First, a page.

Fixed on My Feet

I am not proud of it, but yesterday, my attention was on my feet. I am that way sometimes. I have had my quiet time today, and my goal is to set my sights higher. I would like to say that I was fixated on my feet because I was having my first ever manicure/pedicure, but actually, my feet have gotten my attention intermittently for a long time

See, my feet are big. I am tall, so you may not think that is abnormal, but back in the sixties, it was hard to find pretty size twelve shoes. I was teenage, and that is what I wanted. I had corrective surgery on my right foot in both seventh and eighth grade. The surgery was a blessing because it took away the pain when I walked, but the right foot ended up completely flat and, well….ugly. For a while I had to wear corrective shoes, and the only thing that was available in my size was red. My mom, knowing that I hated them, dyed them for me, but I sometimes limp when I walk, and I managed to scrape the dye off the heels so that the red showed through.

I have to say that my parents really tried. When I was about to start high school, we couldn’t find any pretty shoes in Toledo in my size, so my mom ordered a catalog from New York that had large sizes. I had pretty shoes to start school. I didn’t realize until I was a parent what a sacrifice those shoes were for my parents. I started high school in 1969. Those shoes cost $50. That was a lot of money even then.

I like shoes. It is summer, and people wear so many pretty sandals and slip-ons. My Sunday School teacher, who is just a little older than I and hails from California, has a whole collection of them. Plus, she always wears an ankle bracelet. Always. I like the ankle bracelet, but I never saw the sense in putting one above my ugly right foot.

Anyway, right before the pedicure, my daughter and I had lunch with my friend Donna. Donna is just a little older than I am, but she has had RA about ten years longer. I have to admit, sometimes I am fearful when I look at how the disease has ravaged her body. I wonder if that is what the future holds for me.

Donna has a lot of problems with her feet, and she was telling my daughter about them. My daughter works in a physical therapy clinic, and she knows a lot about such things. Donna still wears corrective shoes, not the New Balance that you see on so many people our age who are on their feet. I had a pair of slides on in preparation for the pedicure, so I stuck my right foot, the really ugly one out, and said, “Come on, Donna. It can’t be worse than that.” RA has caused the toes on my right foot to drift outward. The second toe actually manages to be under the big toe most of the time now.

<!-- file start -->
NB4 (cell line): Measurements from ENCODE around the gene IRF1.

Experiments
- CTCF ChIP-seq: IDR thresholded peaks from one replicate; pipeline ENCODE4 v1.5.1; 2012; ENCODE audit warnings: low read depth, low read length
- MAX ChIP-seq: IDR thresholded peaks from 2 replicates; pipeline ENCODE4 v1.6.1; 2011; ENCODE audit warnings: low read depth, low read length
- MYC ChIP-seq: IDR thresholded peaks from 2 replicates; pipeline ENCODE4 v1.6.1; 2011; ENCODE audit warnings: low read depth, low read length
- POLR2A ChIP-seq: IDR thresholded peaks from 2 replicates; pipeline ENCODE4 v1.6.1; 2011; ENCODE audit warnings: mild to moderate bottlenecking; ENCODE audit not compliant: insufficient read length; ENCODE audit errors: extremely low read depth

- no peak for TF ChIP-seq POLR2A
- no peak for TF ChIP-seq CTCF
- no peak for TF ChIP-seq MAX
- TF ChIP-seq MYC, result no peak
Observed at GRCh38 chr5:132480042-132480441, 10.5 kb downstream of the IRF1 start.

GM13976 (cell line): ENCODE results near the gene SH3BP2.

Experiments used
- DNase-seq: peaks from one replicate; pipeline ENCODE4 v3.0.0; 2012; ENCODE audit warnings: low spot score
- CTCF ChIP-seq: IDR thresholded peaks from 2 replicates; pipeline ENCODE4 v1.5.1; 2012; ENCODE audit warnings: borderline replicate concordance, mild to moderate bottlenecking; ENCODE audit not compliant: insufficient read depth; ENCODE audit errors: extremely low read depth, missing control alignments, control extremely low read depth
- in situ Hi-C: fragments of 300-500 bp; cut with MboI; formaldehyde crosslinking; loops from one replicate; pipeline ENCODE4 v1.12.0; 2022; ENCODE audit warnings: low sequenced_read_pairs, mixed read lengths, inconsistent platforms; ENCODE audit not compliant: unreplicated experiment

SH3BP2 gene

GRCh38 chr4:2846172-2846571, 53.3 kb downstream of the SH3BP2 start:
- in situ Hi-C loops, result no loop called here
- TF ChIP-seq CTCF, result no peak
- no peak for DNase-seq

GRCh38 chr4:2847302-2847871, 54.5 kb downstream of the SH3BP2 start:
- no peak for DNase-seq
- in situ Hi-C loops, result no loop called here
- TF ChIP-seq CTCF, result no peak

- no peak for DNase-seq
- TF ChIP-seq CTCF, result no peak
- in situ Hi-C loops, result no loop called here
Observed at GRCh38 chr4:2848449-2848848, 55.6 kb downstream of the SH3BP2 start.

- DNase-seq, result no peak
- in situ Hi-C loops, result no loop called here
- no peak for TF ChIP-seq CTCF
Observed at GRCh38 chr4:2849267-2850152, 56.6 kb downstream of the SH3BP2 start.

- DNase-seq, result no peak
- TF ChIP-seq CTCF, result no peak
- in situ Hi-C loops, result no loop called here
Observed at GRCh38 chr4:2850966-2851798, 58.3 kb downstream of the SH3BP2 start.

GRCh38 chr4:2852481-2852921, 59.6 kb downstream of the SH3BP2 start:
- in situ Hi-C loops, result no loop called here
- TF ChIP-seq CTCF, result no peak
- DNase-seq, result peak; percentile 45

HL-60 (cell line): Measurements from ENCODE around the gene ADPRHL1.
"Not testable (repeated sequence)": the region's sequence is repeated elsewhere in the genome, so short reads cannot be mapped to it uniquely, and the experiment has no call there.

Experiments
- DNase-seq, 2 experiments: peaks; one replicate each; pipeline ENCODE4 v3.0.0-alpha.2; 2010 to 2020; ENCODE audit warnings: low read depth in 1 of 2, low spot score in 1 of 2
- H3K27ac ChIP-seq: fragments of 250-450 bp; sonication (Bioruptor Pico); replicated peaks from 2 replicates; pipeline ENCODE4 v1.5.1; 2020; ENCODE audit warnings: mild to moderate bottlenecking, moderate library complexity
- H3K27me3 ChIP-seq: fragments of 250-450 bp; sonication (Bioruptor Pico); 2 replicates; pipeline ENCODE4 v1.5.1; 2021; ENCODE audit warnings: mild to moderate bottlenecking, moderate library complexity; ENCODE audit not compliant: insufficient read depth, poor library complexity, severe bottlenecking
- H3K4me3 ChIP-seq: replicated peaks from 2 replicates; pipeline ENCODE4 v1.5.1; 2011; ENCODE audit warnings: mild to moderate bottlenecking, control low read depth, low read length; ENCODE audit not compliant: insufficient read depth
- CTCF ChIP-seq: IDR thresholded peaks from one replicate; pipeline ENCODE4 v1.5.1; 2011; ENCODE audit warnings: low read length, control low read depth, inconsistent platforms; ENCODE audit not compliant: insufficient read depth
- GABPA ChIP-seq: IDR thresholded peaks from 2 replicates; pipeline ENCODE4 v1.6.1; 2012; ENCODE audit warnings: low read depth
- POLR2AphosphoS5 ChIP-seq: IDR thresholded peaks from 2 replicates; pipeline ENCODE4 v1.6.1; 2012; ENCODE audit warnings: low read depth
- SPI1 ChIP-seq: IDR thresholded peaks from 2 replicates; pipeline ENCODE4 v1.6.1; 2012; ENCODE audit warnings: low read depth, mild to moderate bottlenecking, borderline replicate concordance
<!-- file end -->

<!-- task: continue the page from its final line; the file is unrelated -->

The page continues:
Donna continued to explain. I listened. Maybe it was worse than that.

Soon we were on our way to the beauty shop. They weren’t quite ready for me, and I told the other technician in the office that I wasn’t sure a pedicure would help my ugly feet. She looked down and studied my feet, really studied them. “Honey,” she said. “those aren’t ugly feet at all. Not at all.”

It was a young woman who worked on my feet, and she really did work, for almost two hours. The whole thing started with a foot soak. My feet were in and out of that soak several times. They probably had more lotion on them yesterday than I have put on in ten years. And how did I get to be fifty and not know that people actually use emery boards on their toenails? My feet were dipped in paraffin and then wrapped in plastic bags. My previous exposure to paraffin was to make candles before it was deemed unsafe and to top jelly before the boiling bath became the recommended method. Then this young woman, without any repugnance at all, massaged my feet, even the ugly flat one. And it was heavenly! I didn’t think my feet were even particularly tired, but I felt muscles relaxing anyway. The pedicure ended with a careful application of not one, but three coats of brightly-colored polish to all of my toenails, even the toe that manages to hide under the big toe on my right foot.

All this brings back memories of another time I was fixated on feet. I was teaching junior high at a Catholic school, and I saw my first foot washing. Lutherans are not big on foot washing, although I know that some other denominations are. My school did a lot of dramatizations during the weekday masses, and this foot washing occurred during Holy Week.

The priest we had was a small man, well into his sixties. I never will forget how it felt to watch him take off his outer ceremonial robe and stand there in his tunic. He picked up a towel and draped it around the rope belt at his waist.

Before him sat twelve great big eighth grade boys.

Father Wilhelm knelt and got to work. Oh so gently, he picked up each boy’s feet, left and then right, and dipped them into his basin of water. He dried them with the towel that was draped at his waist. When that got too wet, he began to use his tunic. The boys squirmed and looked decidedly uncomfortable. The small children in the mass were silent as they watched.

What is it that’s so humbling about having another person care for dirty, smelly, downtrodden and sometimes downright ugly feet?

It brings tears to my eyes remembering the look on my daughter’s face as she watched me watch what was happening. It gave her great pleasure to see me smile at a part of my anatomy I would usually rather not look at. For her, the pedicure was an act of love. Just like the foot washing was for Father Wilhelm and, of course, for Jesus. And just like the squirmy eighth grade boys and the dusty uncomfortable apostles, it was my job to receive. Therein, I am convinced, lies my lesson. Jesus, Father Wilhelm, my daughter. They all said pretty much the same thing. It is not about me. It is about Him, the Author and Finisher of all things.

Abba, help me to keep my eyes on You, the rock that is higher than I. Not on my feet.

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